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Costing analysis of an SMS-based intervention to promote HIV self-testing amongst truckers and sex workers in Kenya

George, Gavin; Chetty, Taruna; Strauss, Michael; Inoti, Silas; Kinyanjui, Samuel; Mwai, Eva; Romo, Matthew L.; Oruko, Faith; Odhiambo, Jacob O.; Nyaga, Eston; Mantell, Joanne E.; Govender, Kaymarlin; Kelvin, Elizabeth A.

Objective
HIV testing rates in many sub-Saharan African countries have remained suboptimal, and there is an urgent need to explore strategic yet cost-effective approaches to increase the uptake of HIV testing, especially among high-risk populations.

Methods
A costing analysis was conducted for a randomized controlled trial (RCT) with male truckers and female sex workers (FSWs) registered in the electronic health record system (EHRS) of the North Star Alliance, which offers healthcare services at major transit hubs in Southern and East Africa. The RCT selected a sample of truckers and FSWs who were irregular HIV testers, according to the EHRS, and evaluated the effect of SMSs promoting the availability of HIV self-testing (HIVST) kits in Kenyan clinics (intervention program) versus a general SMS reminding clients to test for HIV (enhanced and standard program) on HIV testing rates. In this paper, we calculated costs from a provider perspective using a mixed-methods approach to identify, measure, and value the resources utilized within the intervention and standard programs. The results of the analysis reflect the cost per client tested.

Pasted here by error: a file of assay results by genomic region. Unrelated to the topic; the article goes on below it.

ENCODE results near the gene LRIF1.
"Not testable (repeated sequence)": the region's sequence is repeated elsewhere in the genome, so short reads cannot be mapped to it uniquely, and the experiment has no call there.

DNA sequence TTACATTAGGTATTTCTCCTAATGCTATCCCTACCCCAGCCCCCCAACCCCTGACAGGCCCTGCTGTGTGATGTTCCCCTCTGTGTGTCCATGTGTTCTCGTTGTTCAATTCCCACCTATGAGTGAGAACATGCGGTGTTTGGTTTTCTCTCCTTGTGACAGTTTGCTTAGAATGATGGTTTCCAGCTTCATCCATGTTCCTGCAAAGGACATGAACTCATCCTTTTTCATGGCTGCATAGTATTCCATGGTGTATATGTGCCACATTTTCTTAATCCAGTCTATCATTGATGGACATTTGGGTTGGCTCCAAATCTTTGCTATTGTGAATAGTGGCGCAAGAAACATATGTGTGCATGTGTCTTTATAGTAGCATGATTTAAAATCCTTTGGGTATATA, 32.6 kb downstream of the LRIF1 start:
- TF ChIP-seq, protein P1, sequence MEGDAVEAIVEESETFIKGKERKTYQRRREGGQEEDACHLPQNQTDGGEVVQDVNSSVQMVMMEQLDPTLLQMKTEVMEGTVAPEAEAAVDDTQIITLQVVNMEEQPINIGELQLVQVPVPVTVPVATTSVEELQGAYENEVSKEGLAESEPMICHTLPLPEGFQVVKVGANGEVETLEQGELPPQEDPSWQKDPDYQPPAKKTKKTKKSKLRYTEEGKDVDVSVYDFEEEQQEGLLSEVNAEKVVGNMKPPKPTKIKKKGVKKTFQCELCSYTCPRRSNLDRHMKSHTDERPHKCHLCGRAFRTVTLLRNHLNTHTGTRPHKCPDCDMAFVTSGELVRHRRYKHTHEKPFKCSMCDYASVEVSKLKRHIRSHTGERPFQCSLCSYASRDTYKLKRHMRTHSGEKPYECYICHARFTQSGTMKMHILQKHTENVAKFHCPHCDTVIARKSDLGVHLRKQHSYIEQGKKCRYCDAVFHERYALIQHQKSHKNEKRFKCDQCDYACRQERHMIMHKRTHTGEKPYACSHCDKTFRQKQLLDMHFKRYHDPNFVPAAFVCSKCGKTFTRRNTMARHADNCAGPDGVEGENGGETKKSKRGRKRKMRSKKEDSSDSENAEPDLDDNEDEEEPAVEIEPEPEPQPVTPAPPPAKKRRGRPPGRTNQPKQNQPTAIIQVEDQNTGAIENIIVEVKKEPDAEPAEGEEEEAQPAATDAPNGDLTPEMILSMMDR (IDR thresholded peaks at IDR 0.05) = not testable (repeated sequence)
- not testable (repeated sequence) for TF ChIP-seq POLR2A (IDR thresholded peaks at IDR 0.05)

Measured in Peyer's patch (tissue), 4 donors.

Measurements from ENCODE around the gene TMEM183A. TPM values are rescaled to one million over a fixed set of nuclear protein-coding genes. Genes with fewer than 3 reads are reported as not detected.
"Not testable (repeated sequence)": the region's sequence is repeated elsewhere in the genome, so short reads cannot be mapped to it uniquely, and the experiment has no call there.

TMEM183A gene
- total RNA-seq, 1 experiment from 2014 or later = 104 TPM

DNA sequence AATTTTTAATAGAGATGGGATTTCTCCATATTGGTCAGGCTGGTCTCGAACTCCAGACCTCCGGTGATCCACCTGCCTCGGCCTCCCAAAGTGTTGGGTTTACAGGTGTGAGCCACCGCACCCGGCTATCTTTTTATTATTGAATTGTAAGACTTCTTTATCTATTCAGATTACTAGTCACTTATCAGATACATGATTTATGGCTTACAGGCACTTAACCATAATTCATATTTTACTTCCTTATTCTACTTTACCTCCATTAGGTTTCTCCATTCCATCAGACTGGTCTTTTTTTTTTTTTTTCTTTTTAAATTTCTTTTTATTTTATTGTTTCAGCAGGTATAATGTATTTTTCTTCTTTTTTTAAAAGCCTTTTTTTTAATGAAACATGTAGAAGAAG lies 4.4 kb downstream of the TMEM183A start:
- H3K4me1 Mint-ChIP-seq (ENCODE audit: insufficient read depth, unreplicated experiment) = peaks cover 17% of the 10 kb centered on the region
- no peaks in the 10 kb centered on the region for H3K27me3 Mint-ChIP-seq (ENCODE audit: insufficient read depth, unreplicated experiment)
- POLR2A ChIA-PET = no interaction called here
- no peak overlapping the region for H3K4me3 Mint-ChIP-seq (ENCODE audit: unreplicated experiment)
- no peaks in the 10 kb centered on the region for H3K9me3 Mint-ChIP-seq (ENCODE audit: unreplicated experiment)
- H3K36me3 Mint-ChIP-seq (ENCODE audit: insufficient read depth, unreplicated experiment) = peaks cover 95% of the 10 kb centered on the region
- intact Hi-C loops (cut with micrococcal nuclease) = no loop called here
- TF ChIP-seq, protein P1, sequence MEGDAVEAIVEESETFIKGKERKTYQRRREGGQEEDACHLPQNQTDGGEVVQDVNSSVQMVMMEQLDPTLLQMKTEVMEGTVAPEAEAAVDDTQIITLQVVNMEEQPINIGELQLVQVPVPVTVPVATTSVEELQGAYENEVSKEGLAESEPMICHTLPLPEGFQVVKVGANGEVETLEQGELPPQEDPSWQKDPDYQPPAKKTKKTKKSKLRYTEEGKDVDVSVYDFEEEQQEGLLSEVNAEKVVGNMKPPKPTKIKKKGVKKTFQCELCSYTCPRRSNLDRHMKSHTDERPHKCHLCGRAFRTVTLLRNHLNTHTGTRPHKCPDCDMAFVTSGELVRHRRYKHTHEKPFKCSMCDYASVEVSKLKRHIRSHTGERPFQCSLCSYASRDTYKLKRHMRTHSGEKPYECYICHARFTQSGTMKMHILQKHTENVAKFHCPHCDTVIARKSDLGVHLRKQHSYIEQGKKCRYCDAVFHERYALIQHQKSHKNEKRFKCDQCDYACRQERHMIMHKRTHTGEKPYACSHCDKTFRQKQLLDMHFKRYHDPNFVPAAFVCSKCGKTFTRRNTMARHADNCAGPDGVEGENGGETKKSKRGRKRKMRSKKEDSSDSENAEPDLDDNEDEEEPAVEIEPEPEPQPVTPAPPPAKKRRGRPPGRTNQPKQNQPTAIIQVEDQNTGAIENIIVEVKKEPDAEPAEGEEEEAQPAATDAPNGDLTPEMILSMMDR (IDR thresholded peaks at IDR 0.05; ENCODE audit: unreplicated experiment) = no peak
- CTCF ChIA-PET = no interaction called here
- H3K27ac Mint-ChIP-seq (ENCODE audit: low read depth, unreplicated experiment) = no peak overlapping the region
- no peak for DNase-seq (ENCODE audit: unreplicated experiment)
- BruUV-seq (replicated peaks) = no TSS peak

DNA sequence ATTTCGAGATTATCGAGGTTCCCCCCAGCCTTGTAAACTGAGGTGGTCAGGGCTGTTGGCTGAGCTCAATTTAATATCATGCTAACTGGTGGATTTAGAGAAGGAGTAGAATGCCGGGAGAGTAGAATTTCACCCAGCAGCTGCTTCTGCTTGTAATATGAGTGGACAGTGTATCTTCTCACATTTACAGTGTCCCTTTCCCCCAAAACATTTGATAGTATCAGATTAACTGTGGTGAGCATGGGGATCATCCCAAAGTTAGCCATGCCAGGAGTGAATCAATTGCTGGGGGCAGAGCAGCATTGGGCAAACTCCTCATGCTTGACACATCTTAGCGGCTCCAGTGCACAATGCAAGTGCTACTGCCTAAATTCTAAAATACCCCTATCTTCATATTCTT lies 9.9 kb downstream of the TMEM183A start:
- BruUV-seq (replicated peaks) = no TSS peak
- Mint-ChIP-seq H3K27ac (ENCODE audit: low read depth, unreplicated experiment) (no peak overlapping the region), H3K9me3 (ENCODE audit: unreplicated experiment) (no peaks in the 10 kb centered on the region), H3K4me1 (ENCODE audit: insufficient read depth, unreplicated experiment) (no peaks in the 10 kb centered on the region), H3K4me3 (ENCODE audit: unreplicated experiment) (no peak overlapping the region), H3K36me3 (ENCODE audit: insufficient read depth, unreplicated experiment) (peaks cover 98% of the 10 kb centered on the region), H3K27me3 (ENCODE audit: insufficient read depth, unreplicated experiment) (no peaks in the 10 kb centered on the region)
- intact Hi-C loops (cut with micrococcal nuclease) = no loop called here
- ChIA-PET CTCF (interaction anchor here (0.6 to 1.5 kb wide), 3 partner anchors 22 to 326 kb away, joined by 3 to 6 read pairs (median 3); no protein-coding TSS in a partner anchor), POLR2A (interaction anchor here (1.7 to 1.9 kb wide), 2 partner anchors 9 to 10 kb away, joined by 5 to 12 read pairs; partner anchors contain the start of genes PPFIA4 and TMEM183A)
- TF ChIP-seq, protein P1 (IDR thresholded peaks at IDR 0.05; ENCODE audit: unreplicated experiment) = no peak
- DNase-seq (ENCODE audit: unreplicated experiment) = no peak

Results
The cost of offering HIVST was calculated to be double that of routine facility-based testing (USD 10.13 versus USD 5.01 per client tested), primarily due to the high price of the self-test kit. In the two study arms that only offered provider-administered HIV testing in the clinic, only 1% of truckers and 6% of FSWs tested during the study period, while in the intervention arm, which also offered HST, approximately 4% of truckers and 11% of FSWs tested. These lower than expected outcomes resulted in relatively high cost per client estimates for all three study arms. Within the intervention arm, 65% of truckers and 72% of FSWs who tested chose the HIVST option. However, within the intervention arm, the cost per additional client tested was lower for FSWs than for truckers, at USD 0.15 per additional client tested versus USD 0.58 per additional client tested, driven primarily by the higher response rates.

Conclusion
Whilst the availability of HIVST increased HIV testing among both truckers and FSWs, the cost of providing HIVST is higher than that of a routine health facility-based test, driven primarily by the price of the HIV self-test kit. Future research needs to identify strategies which increase demand for HIVST, and determine whether these strategies and the subsequent increased demand for HIVST are cost-effective in relation to the conventional facility based testing currently available.

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Academic Units
HIV Center for Clinical and Behavioral Studies
Published Here
September 25, 2018
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